Otomi creativity among foggy cliffs

The municipality of Tenango de Doria, Hidalgo is about a 4-5 hour drive from Mexico City, but it is an entire world away. The communities here are wedged among extremely rugged mountains, often covered in mist and fog, looking much like Chinese mountain paintings. It is on the western side of the Sierra Madre Oriental, which captures the moisture from the Gulf of Mexico, making the areas west of it (towards Tulancingo) noticably drier.

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Overlooking the community of Santa Monica in the municipality of Tenango de Doria
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Elvira Clemente Gomez with traditional tenango embroidery piece at her home in Santa Monica

Roads to and in the area are poor, not only because of the poverty and isolation of the region, but also because the rain and moisture leads to erosion, which makes roads hard to maintain. The same processes, however, have sculpted breathtaking scenery, with sheer cliffs and peaks covered trees, ferns and other plants.

The rugged terrain has helped to keep the region traditional. It is dominated by the Otomi (Ñuhu in the language) people, along with some Tepehua. Otomi is the default language among those who live here, with Spanish generally reserved for outsiders. The main economic activity is still agriculture, growing corn, beans, peanuts and tomatoes.

Like other traditional Mexican communities, handcraft production is an important means of providing supplemental income. The most important of these is the making of embroidery items which are now named after the municipality, called “tenangos.”

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Tenango embroidery wall hanging at the Handcrafts of Hidalgo exhibition at the Museo de Art Popular in Mexico City
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Tenango embroidery and amate paper stand at the Feria Maestros de Arte in Chapala, Jalisco (credit: Alejandro Linares Garcia)

The term generally refers to square or rectangular cloth which has been decorated with various figures, filled in with brightly-colored embroidery. No two are exactly alike, but most consist of multiple elements of stripes on a background with fairly large empty spaces, usually white or off-white. Designs are drawn onto muslin or linen cloth, then stitched to fill in with alternating colors such as blue, green, red, yellow and orange, using commerical embroidery thread (hilo vela). The elements are derived from Otomi rural life, myths and worldview, and very often include domesticated animals, deer, daisies and trees.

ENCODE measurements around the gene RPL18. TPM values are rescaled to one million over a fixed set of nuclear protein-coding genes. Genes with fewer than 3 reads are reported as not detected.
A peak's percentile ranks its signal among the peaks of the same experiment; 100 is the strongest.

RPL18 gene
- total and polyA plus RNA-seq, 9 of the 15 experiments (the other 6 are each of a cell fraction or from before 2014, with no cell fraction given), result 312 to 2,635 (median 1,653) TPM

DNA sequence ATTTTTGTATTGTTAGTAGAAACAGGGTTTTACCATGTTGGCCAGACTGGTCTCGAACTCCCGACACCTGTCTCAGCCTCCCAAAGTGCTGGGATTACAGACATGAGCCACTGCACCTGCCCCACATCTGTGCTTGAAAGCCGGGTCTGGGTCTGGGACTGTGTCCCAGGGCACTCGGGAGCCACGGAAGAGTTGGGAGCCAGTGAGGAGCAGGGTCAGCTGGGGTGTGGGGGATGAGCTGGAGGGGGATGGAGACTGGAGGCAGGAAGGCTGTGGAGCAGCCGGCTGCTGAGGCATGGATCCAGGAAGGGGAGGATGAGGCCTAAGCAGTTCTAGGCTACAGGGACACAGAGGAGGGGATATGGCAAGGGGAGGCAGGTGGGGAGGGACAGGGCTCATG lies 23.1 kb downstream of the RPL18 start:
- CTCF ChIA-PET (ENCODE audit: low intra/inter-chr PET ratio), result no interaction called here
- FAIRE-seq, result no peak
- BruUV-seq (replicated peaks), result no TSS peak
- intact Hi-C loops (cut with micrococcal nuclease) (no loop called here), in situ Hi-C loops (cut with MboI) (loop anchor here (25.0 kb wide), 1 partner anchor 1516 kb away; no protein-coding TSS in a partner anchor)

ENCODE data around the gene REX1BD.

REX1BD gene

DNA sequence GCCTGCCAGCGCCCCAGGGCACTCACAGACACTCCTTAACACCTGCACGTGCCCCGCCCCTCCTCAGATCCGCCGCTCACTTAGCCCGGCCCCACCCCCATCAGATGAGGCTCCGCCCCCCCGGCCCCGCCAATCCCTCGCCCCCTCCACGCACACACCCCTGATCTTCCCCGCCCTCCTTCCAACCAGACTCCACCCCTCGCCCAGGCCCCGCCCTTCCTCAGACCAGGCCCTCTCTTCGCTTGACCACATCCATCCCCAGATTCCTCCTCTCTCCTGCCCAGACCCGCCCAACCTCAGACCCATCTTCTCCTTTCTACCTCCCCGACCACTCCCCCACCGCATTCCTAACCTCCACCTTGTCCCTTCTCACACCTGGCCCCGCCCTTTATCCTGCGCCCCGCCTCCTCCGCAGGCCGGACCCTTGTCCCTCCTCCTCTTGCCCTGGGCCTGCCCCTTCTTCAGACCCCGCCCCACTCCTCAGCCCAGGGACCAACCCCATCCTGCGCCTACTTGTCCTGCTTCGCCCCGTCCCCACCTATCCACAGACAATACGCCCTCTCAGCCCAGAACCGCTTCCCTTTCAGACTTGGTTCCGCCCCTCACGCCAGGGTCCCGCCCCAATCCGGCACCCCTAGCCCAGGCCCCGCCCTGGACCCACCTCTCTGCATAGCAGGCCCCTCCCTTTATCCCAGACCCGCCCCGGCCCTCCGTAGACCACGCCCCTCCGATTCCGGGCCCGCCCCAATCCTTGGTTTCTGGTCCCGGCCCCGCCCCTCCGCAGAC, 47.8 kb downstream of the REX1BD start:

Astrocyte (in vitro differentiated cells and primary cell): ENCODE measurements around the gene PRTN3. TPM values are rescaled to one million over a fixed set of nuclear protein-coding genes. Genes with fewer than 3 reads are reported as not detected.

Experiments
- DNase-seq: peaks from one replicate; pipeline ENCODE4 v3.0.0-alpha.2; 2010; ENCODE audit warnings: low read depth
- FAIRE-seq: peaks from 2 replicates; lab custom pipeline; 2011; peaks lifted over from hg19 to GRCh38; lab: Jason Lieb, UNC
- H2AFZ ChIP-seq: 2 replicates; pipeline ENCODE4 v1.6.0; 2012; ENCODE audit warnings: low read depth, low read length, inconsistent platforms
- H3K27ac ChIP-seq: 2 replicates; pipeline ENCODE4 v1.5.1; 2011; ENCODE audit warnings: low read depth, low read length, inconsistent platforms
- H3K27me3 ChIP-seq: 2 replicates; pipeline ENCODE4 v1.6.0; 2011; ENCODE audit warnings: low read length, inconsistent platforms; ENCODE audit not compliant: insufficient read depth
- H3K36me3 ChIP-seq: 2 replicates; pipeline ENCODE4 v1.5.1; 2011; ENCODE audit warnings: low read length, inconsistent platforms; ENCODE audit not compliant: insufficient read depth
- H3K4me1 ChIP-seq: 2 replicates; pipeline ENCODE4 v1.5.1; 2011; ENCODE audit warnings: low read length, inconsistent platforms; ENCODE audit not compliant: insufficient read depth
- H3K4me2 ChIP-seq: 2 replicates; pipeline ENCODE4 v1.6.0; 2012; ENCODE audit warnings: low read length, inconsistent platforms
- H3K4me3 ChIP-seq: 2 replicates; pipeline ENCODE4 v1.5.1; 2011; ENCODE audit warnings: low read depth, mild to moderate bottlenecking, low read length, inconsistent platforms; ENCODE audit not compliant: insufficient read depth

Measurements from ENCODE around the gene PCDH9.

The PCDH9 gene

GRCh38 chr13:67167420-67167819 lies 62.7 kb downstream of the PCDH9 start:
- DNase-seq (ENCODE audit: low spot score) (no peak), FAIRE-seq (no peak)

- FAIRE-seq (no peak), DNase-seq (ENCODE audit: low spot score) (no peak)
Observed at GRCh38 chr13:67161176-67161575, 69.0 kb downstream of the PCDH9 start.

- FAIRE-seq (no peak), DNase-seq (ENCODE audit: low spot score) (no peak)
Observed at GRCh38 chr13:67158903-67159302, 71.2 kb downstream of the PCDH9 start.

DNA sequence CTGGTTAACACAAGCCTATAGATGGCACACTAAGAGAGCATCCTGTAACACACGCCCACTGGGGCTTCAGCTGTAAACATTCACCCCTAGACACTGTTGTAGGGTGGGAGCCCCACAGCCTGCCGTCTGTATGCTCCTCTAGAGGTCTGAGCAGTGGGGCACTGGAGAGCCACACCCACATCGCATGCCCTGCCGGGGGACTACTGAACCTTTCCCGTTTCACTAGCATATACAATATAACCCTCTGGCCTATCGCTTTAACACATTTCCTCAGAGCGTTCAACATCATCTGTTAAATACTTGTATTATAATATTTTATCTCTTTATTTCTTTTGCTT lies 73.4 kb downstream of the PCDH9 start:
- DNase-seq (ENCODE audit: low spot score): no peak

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Tenango embroidery decorating shirts, pants, skirts and more at the home of Cirenia Tellez Corona in Santa Monica, Tenango de Doria, Hidalgo.

As the vast majority of this embroidery is now produced for commericial purposes, there are women who are experimenting with new designs, materials and techniques. More talented artisans create figures such as people, pre Hispanic images, insects and more. Thread colors such as earth, pastels and metalic tones have been used, along with those of silk blend and very narrow width. Background fabric  may be blue, black or other colors. Others have been adding geometric and other patterns as borders. Very large and/or complicated pieces can sell for up to 300 dollars or more, but represent months of work.

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Embroidered panels in regular embroidery thread (left) and finer, thinner thread by Elvira Clemente Gomez
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Elvira Clemente with special order piece depicting life in the coffee-growing areas of the Sierra Madre Oriental

Right now about 60% of women in this and surrounding municipalities dedicate themselves to this activity at least part time. Most of them live in even smaller communities, some precariously on hillsides, accesible only by one lane dirt roads, such as San Nicolas, San Pablo El Grande and Santa Monica. Almost all of the artisans work solo in their homes, often with daughters, but there are a few cooperatives.

The commercialization of this embroidery most likely began in the 1960s, with a woman named Josefina Jose Tavera of San Nicolas. Her success inspired other women to make and sell similar pieces, with a local evangelist pastor helping to sell them. Most common items are tablecloths, napkins, but can also include curtains, blouses, pants, skirts,  bags chair coverings and even amate paper wall hangings made in San Pablito, Puebla, just over the mountains from Tenango.

The isolation and povery of the artisans means that most rely on intermediaries to sell and transport the goods they make to market, with little to no support from authorities at the municipal or state level. This means the work pays very little, with few of the younger generations taking it up if they have any alternative, and the future of the craft is in doubt.

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Tenango embroider panels over an amate paper wall hanging from San Pablito, Puebla

All photos by the author unless otherwise noted.

 

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